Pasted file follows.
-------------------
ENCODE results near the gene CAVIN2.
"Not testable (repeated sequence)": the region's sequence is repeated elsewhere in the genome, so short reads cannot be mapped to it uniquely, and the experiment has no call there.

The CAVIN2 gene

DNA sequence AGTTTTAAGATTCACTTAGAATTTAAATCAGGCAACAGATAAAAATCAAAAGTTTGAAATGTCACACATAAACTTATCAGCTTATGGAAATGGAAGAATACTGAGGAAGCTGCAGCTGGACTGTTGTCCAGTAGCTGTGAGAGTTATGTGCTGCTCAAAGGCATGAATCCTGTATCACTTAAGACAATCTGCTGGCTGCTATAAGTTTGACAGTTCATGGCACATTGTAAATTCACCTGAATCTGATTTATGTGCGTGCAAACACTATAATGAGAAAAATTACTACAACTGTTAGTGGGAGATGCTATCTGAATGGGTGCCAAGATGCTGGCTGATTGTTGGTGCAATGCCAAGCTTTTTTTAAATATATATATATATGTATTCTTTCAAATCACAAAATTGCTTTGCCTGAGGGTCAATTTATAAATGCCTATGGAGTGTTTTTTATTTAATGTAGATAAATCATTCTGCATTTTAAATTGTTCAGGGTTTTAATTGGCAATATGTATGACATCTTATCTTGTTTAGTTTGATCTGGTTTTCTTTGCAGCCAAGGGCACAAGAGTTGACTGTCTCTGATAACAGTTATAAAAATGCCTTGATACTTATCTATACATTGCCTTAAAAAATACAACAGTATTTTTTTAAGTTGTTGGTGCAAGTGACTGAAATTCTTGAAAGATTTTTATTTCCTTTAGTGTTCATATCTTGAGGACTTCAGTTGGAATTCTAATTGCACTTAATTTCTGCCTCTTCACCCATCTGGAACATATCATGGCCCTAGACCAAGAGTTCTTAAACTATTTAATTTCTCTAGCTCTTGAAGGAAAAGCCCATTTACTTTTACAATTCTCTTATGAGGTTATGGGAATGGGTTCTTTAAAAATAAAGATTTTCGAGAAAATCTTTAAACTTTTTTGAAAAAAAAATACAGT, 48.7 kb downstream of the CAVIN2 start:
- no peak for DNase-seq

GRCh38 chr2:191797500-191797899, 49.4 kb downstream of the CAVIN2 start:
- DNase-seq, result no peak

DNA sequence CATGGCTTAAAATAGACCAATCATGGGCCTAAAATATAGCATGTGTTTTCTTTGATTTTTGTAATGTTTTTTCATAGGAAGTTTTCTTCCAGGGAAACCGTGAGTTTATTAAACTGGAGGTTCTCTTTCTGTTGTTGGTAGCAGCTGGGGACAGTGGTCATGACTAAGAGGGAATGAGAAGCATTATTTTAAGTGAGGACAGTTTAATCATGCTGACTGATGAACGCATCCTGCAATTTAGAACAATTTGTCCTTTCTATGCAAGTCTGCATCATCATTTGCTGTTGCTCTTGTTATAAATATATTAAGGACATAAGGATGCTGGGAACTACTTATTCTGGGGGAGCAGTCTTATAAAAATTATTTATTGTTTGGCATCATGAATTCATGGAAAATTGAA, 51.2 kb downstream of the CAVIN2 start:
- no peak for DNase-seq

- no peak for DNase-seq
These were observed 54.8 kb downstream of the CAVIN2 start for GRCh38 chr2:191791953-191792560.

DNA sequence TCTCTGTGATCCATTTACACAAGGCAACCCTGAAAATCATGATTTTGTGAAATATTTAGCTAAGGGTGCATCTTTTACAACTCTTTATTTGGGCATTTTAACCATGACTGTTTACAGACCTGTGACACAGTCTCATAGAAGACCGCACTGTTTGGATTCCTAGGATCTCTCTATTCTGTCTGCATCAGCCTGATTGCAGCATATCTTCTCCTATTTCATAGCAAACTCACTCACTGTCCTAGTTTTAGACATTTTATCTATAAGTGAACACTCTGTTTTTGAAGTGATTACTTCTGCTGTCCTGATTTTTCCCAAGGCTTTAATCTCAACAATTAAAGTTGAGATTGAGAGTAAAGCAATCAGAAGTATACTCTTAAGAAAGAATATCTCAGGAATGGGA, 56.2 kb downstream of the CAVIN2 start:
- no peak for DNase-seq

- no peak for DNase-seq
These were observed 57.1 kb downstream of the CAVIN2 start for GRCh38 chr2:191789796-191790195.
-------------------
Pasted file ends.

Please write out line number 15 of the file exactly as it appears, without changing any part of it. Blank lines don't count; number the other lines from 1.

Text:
These were observed 57.1 kb downstream of the CAVIN2 start for GRCh38 chr2:191789796-191790195.